If nothing is done to curtail the rapidly rising healthcare costs, it is inevitable that costs will continue to make a significant dent in consumers' pocketbooks
Schaumburg, IL (PRWEB) October 25, 2010
Nearly two-thirds (62 percent) of pre-retirees ages 50-64 are not at all confident that they are saving enough to handle healthcare costs in retirement, according to a new survey from the Society of Actuaries (SOA). Additionally, only seven percent of participants said they are very confident about having enough savings.
This SOA survey analyzed how the continuing spike in healthcare costs is affecting consumers’ retirement plans. Of this group of pre-retirees, one-fourth say they would delay retirement if healthcare costs continue to rise rapidly, and more than one-third say they won’t do anything or they’ll save less and just live life the best way they can today.
“If nothing is done to curtail the rapidly rising healthcare costs, it is inevitable that costs will continue to make a significant dent in consumers’ pocketbooks,” says John Schubert, ASA, MAAA, FCA and Specialist Leader for Deloitte Consulting, LLP. “The findings from this SOA survey clearly show that the continuing increase in healthcare costs is a real concern for pre-retirees and could potentially affect their ability to maintain their standard of living in retirement.”
According to findings from the survey, it’s also apparent there is a significant disconnect between what pre-retirees view as a manageable increase in healthcare costs and what is probably going to happen over the next several years. When asked what the highest level of annual healthcare cost increases would be considered manageable for them in the long-term, more than two-thirds (68 percent) of pre-retirees said that only a one, three or five percent increase in annual costs would be manageable. However, in reality, according to estimates made by the U.S. Department of Health and Human Services in October 2010, healthcare costs are expected to increase, on average, by 6.3 percent annually, until the year 2019.
Findings from the SOA survey also revealed that outliving one’s assets – also known as longevity risk – when no longer working is of the most concern to only 28 percent of pre-retirees, and being able to afford health insurance only concerns another 26 percent.
“The combination of increasing life expectancy and greater healthcare costs could be devastating to personal finances if pre-retirees have not addressed these factors in their retirement plans,” says Tonya Manning, FSA, MAAA, EA, FCA and actuary specializing in retirement planning. “Actuaries can help individual consumers mitigate longevity risks by considering a wide range of factors, including the cost of healthcare, which will affect finances in retirement.”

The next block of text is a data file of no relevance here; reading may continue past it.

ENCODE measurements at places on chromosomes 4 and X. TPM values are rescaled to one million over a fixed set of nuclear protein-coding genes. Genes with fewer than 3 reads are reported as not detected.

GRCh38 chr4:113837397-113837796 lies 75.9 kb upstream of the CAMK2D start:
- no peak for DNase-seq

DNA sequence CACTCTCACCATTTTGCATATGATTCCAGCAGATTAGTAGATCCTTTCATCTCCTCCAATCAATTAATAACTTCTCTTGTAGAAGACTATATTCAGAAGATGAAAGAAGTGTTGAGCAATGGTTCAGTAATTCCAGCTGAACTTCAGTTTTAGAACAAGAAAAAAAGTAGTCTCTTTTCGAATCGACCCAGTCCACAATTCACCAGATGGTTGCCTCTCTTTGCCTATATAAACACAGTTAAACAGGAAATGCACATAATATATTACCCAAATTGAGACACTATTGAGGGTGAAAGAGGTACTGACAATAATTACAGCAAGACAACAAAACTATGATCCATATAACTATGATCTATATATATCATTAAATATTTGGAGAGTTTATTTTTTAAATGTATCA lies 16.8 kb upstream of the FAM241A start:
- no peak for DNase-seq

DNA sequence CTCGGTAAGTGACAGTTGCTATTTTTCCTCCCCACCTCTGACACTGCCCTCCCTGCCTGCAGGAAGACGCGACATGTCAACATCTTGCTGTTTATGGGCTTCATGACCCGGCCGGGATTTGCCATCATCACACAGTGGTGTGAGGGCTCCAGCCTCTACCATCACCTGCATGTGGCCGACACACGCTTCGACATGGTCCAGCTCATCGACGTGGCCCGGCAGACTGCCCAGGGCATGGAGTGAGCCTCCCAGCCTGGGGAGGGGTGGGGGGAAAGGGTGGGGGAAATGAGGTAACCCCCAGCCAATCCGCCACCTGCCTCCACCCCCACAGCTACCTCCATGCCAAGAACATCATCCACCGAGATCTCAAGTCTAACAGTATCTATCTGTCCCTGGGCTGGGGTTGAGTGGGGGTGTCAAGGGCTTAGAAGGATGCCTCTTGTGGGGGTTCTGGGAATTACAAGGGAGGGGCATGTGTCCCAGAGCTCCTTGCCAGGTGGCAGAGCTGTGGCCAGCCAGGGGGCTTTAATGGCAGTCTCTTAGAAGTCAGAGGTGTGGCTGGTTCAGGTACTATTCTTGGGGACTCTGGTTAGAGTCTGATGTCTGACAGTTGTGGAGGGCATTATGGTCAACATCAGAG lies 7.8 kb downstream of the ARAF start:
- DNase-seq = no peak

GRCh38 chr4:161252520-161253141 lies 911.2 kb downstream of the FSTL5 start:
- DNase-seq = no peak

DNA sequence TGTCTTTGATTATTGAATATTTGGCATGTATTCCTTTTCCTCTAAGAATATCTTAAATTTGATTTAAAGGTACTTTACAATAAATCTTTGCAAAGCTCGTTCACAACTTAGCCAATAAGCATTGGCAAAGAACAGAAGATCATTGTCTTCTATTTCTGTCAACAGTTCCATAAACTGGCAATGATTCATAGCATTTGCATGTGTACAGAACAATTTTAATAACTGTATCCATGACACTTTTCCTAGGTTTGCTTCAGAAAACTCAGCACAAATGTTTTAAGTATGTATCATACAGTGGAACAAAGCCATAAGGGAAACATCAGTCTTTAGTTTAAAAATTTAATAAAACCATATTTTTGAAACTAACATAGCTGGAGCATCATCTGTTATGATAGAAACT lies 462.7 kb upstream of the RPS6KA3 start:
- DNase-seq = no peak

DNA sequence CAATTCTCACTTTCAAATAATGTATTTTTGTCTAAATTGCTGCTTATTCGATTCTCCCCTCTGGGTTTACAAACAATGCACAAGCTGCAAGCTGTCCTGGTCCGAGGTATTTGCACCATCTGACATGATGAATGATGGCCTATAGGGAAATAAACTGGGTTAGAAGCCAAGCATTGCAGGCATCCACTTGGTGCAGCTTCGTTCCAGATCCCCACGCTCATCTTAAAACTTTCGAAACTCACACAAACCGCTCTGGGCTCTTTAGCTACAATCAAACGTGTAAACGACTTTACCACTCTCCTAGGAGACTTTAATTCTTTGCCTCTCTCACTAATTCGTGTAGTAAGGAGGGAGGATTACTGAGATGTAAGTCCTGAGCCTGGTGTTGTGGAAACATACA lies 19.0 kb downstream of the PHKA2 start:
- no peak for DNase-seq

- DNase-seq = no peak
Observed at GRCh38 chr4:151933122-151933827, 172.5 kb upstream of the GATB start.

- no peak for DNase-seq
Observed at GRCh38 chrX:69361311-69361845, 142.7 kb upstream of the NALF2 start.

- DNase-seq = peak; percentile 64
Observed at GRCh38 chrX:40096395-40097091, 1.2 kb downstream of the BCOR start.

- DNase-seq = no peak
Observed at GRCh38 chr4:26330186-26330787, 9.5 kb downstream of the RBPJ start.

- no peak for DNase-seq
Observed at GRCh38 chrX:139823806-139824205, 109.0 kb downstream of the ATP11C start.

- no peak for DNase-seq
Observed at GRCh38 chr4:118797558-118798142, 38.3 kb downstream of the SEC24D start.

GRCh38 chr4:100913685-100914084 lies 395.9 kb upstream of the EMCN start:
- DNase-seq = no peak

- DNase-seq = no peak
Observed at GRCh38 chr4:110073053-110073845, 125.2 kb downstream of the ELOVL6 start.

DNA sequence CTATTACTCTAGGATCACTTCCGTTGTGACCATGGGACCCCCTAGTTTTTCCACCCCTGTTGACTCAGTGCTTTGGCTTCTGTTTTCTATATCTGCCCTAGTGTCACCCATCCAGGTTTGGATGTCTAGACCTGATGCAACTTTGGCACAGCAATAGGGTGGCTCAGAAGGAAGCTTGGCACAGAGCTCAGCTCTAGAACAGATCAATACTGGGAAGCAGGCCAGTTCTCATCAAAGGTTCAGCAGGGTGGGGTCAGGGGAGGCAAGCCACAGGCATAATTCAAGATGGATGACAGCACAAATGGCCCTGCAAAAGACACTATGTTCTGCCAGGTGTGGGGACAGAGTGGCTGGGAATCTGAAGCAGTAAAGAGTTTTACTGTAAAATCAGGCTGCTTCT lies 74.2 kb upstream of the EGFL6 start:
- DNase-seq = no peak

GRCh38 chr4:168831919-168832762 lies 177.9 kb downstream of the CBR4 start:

Other key findings from the SOA survey include:
- Only 17 percent of pre-retirees said they are more likely to retire before the age of 65 (prior to eligibility for Medicare at 65) due to the increase in access to healthcare coverage.
- Fourteen percent of pre-retirees do not know what changes they will make to their retirement plans if healthcare costs continue to rise rapidly.
- Besides having enough savings to live on when no longer working, nearly one in five pre-retirees are concerned that they will not be able to cover the cost of long-term care, if needed.
The SOA findings were based upon a nationally representative online survey of 1,020 individuals, ages 50-64, which had an error rate of plus or minus 3.10 percentage points.
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About the Society of Actuaries
The Society of Actuaries is an educational, research and professional organization dedicated to serving the public, its members and its candidates. The SOA's mission is to advance actuarial knowledge and to enhance the ability of actuaries to provide expert advice and relevant solutions for financial, business and societal problems. The SOA's vision is for actuaries to be the leading professionals in the measurement and management of risk. To learn more, visit http://www.soa.org.
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